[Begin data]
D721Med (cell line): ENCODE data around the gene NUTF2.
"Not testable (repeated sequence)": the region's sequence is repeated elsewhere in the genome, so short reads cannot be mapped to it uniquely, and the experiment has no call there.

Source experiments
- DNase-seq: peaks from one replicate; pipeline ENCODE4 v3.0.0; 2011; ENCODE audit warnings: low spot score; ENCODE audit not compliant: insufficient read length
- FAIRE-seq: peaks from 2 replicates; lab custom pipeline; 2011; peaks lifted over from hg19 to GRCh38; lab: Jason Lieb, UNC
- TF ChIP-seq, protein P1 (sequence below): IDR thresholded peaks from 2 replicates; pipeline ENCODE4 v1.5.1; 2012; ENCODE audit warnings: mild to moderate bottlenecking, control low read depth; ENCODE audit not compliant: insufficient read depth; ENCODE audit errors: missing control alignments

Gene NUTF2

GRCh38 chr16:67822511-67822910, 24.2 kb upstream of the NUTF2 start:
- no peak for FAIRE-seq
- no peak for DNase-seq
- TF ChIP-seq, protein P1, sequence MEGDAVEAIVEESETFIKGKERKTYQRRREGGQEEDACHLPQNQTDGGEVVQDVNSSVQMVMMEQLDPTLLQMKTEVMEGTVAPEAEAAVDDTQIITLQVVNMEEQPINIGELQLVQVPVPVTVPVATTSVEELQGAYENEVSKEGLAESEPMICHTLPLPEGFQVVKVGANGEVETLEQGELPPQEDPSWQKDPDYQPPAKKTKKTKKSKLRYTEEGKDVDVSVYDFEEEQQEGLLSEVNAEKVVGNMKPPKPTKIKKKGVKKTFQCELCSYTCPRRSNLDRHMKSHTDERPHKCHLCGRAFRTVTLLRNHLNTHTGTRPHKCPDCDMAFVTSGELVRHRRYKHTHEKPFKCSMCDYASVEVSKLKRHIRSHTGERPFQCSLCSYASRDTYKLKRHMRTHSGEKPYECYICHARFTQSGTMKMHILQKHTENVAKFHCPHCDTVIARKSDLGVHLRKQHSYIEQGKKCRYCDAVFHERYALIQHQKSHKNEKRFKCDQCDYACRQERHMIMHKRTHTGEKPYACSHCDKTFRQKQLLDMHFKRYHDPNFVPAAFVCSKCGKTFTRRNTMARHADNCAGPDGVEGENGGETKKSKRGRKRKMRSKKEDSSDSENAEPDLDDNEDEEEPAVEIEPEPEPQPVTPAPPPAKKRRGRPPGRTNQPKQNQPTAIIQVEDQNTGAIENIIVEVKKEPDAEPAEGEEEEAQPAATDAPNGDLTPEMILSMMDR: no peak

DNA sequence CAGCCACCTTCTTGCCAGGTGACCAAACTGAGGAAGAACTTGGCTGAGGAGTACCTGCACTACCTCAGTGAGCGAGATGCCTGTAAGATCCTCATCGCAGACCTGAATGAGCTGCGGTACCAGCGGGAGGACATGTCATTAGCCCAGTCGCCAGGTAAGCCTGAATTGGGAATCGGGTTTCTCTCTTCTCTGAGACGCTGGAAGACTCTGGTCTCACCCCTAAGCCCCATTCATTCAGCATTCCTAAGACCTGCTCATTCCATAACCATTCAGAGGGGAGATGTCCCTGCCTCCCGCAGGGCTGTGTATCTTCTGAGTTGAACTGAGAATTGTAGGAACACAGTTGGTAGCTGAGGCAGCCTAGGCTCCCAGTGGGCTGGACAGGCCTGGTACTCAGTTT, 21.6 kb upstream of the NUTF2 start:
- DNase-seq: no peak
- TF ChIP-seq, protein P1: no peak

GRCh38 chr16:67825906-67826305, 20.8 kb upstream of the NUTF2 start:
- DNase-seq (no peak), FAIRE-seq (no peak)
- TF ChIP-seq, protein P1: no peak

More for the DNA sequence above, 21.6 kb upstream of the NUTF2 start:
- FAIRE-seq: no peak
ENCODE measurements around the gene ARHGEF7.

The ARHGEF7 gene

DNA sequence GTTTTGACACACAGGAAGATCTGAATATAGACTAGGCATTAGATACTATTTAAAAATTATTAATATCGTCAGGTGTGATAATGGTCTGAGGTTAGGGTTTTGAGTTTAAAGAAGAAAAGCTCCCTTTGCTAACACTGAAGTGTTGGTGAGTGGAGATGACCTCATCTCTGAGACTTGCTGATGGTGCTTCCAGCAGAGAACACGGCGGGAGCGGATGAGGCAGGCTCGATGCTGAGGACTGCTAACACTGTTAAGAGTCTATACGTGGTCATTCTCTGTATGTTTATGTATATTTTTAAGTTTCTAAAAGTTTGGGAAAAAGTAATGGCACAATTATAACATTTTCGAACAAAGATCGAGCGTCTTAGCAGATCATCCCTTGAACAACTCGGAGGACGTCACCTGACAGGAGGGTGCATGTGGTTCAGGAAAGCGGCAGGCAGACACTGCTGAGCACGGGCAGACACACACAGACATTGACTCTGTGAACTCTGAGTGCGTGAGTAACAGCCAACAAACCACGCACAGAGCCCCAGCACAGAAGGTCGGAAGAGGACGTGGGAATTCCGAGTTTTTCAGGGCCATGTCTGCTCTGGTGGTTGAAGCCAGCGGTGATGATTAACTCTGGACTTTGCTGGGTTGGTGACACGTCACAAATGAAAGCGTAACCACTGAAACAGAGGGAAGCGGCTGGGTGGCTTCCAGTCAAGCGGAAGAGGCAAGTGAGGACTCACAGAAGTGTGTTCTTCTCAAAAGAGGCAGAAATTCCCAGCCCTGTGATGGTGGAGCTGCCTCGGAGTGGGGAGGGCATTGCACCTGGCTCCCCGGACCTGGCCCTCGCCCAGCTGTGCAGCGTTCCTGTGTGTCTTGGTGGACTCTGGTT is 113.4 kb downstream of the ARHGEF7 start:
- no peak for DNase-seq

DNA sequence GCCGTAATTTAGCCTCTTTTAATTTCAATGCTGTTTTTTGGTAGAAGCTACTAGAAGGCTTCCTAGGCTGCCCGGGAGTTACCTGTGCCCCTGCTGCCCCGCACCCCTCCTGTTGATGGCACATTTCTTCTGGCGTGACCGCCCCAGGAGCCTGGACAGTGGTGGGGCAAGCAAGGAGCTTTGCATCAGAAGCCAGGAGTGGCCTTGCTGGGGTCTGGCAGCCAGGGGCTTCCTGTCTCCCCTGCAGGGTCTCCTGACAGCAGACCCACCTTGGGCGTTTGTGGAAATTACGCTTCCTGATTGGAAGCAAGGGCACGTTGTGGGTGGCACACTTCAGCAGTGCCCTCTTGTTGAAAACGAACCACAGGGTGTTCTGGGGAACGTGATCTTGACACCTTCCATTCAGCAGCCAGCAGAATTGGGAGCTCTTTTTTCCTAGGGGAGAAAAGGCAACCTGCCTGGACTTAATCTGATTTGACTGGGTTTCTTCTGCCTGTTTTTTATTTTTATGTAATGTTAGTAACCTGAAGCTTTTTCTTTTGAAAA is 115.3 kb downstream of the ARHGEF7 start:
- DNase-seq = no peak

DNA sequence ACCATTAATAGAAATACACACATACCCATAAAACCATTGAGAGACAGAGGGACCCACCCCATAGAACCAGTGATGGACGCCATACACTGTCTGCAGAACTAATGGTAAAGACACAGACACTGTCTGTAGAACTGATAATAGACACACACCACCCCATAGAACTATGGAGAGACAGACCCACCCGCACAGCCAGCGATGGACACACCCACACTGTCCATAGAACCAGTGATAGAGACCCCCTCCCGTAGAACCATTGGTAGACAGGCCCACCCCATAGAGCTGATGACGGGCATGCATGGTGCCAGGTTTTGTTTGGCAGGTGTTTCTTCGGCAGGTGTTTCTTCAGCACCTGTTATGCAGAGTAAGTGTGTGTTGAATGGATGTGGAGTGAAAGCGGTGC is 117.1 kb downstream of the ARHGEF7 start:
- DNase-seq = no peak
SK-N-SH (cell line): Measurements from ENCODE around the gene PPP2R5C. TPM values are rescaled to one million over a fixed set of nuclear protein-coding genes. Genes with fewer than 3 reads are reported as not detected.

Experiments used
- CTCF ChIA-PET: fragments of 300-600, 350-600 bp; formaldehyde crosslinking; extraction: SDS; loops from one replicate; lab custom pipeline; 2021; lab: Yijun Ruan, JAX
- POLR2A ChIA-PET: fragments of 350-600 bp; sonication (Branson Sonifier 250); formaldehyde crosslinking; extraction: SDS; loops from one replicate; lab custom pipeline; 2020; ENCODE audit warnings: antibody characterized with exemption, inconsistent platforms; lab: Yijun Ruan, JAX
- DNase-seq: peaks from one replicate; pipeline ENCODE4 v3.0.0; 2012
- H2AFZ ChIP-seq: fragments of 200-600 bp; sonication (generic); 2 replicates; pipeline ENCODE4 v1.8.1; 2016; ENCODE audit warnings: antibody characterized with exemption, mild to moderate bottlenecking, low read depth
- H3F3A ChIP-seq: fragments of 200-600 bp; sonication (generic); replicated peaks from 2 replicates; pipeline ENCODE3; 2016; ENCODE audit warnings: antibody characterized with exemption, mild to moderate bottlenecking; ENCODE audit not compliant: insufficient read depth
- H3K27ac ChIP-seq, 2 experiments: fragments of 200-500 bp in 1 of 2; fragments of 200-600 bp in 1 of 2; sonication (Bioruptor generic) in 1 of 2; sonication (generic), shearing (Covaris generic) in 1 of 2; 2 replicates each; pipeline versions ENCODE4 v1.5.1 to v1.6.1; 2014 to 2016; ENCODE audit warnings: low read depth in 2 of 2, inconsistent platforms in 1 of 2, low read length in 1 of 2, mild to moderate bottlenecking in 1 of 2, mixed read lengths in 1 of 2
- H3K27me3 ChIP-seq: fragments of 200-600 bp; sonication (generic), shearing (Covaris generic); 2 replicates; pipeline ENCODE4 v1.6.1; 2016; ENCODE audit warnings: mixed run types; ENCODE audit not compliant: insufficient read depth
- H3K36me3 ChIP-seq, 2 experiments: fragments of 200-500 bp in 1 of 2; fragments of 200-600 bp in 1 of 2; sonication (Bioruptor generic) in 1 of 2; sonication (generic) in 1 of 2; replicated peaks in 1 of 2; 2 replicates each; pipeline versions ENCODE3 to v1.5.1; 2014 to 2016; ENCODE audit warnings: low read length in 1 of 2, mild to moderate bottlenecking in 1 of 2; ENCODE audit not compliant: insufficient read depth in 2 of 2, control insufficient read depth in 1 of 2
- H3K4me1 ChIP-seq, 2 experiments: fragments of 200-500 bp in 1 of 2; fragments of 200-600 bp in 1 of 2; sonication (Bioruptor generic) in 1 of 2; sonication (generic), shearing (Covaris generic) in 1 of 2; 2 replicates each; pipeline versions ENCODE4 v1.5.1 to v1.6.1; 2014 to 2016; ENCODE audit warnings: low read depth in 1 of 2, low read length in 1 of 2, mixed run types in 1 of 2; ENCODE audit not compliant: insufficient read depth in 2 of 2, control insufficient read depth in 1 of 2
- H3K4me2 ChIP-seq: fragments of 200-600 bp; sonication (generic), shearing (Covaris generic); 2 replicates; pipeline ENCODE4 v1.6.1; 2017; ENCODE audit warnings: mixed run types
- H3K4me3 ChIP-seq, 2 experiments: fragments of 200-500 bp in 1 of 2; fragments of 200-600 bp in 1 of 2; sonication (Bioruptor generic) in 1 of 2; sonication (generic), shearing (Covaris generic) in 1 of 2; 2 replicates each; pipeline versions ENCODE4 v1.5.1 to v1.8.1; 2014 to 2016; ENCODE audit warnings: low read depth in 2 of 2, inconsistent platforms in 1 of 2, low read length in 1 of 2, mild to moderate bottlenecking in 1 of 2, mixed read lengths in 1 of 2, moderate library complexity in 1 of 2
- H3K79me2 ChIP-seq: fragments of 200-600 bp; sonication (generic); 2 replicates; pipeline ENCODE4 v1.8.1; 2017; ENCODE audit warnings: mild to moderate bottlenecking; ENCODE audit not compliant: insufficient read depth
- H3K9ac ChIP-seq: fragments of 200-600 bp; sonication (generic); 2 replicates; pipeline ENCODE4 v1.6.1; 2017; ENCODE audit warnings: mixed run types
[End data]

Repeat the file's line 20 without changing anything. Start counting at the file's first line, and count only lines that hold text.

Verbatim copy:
ENCODE measurements around the gene ARHGEF7.